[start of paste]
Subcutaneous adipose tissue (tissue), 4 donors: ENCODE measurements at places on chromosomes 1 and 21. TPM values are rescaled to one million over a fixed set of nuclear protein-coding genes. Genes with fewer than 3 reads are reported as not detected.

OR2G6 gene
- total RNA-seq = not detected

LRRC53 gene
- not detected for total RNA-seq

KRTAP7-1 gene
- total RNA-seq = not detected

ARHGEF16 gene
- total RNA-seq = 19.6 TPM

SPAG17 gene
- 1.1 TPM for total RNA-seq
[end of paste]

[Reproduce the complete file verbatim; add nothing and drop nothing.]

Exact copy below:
Subcutaneous adipose tissue (tissue), 4 donors: ENCODE measurements at places on chromosomes 1 and 21. TPM values are rescaled to one million over a fixed set of nuclear protein-coding genes. Genes with fewer than 3 reads are reported as not detected.

OR2G6 gene
- total RNA-seq = not detected

LRRC53 gene
- not detected for total RNA-seq

KRTAP7-1 gene
- total RNA-seq = not detected

ARHGEF16 gene
- total RNA-seq = 19.6 TPM

SPAG17 gene
- 1.1 TPM for total RNA-seq